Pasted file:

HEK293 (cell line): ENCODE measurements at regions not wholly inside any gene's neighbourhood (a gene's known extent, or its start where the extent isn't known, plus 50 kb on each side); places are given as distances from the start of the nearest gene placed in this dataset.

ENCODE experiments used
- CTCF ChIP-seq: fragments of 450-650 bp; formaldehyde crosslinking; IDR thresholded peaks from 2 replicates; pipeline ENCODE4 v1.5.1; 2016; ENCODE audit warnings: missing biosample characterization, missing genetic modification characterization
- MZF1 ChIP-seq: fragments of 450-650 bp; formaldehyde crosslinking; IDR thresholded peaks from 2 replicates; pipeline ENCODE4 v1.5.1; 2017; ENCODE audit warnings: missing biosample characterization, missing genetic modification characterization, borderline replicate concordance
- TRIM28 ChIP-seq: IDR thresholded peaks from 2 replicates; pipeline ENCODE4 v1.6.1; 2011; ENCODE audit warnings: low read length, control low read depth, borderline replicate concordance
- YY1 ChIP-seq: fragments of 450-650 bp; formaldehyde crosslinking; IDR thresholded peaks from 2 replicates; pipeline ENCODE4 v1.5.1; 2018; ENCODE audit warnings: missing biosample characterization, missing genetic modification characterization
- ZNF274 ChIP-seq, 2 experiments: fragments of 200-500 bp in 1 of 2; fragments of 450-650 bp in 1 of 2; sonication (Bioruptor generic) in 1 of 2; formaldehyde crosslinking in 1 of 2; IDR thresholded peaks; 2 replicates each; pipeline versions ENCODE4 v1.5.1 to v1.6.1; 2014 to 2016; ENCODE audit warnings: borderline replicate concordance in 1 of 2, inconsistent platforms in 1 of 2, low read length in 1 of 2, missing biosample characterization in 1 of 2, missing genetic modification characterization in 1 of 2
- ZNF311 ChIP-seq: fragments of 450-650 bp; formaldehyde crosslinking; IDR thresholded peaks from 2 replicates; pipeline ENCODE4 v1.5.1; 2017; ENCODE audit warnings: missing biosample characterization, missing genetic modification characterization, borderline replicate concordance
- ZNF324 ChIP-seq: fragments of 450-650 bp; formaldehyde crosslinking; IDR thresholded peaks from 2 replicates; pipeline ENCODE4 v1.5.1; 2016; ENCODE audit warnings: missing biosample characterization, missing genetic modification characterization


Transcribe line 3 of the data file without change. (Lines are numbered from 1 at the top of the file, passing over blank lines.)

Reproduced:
- CTCF ChIP-seq: fragments of 450-650 bp; formaldehyde crosslinking; IDR thresholded peaks from 2 replicates; pipeline ENCODE4 v1.5.1; 2016; ENCODE audit warnings: missing biosample characterization, missing genetic modification characterization